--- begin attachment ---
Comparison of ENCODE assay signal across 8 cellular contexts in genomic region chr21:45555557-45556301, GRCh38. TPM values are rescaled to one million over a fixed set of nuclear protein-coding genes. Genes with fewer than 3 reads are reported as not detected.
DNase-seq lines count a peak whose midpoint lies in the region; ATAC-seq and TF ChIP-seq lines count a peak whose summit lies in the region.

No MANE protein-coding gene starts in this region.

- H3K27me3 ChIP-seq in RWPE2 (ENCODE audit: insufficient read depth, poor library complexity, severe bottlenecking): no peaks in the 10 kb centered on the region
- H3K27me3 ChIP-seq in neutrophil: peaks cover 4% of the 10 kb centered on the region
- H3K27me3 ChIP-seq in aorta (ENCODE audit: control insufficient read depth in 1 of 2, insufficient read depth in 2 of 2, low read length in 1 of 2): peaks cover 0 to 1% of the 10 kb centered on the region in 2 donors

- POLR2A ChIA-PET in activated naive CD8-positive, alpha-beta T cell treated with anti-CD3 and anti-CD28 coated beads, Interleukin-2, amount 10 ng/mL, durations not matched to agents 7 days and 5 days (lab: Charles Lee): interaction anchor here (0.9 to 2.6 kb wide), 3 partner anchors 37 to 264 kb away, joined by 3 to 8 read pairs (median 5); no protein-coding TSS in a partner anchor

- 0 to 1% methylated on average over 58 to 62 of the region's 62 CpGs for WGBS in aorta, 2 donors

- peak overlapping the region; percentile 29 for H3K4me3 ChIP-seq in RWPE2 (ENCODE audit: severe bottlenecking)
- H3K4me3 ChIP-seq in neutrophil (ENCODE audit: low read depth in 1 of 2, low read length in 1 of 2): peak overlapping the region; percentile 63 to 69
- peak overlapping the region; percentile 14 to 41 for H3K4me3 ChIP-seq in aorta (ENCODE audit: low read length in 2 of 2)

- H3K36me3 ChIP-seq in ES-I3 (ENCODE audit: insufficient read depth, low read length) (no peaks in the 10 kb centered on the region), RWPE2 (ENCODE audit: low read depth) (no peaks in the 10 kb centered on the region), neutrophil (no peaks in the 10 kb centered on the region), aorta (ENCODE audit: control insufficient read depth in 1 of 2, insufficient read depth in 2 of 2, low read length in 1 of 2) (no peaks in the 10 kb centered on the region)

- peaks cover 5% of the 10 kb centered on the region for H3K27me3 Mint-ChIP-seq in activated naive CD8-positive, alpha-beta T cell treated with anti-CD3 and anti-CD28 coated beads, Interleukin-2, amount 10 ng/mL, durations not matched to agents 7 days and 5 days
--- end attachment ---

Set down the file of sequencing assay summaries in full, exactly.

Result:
Comparison of ENCODE assay signal across 8 cellular contexts in genomic region chr21:45555557-45556301, GRCh38. TPM values are rescaled to one million over a fixed set of nuclear protein-coding genes. Genes with fewer than 3 reads are reported as not detected.
DNase-seq lines count a peak whose midpoint lies in the region; ATAC-seq and TF ChIP-seq lines count a peak whose summit lies in the region.

No MANE protein-coding gene starts in this region.

- H3K27me3 ChIP-seq in RWPE2 (ENCODE audit: insufficient read depth, poor library complexity, severe bottlenecking): no peaks in the 10 kb centered on the region
- H3K27me3 ChIP-seq in neutrophil: peaks cover 4% of the 10 kb centered on the region
- H3K27me3 ChIP-seq in aorta (ENCODE audit: control insufficient read depth in 1 of 2, insufficient read depth in 2 of 2, low read length in 1 of 2): peaks cover 0 to 1% of the 10 kb centered on the region in 2 donors

- POLR2A ChIA-PET in activated naive CD8-positive, alpha-beta T cell treated with anti-CD3 and anti-CD28 coated beads, Interleukin-2, amount 10 ng/mL, durations not matched to agents 7 days and 5 days (lab: Charles Lee): interaction anchor here (0.9 to 2.6 kb wide), 3 partner anchors 37 to 264 kb away, joined by 3 to 8 read pairs (median 5); no protein-coding TSS in a partner anchor

- 0 to 1% methylated on average over 58 to 62 of the region's 62 CpGs for WGBS in aorta, 2 donors

- peak overlapping the region; percentile 29 for H3K4me3 ChIP-seq in RWPE2 (ENCODE audit: severe bottlenecking)
- H3K4me3 ChIP-seq in neutrophil (ENCODE audit: low read depth in 1 of 2, low read length in 1 of 2): peak overlapping the region; percentile 63 to 69
- peak overlapping the region; percentile 14 to 41 for H3K4me3 ChIP-seq in aorta (ENCODE audit: low read length in 2 of 2)

- H3K36me3 ChIP-seq in ES-I3 (ENCODE audit: insufficient read depth, low read length) (no peaks in the 10 kb centered on the region), RWPE2 (ENCODE audit: low read depth) (no peaks in the 10 kb centered on the region), neutrophil (no peaks in the 10 kb centered on the region), aorta (ENCODE audit: control insufficient read depth in 1 of 2, insufficient read depth in 2 of 2, low read length in 1 of 2) (no peaks in the 10 kb centered on the region)

- peaks cover 5% of the 10 kb centered on the region for H3K27me3 Mint-ChIP-seq in activated naive CD8-positive, alpha-beta T cell treated with anti-CD3 and anti-CD28 coated beads, Interleukin-2, amount 10 ng/mL, durations not matched to agents 7 days and 5 days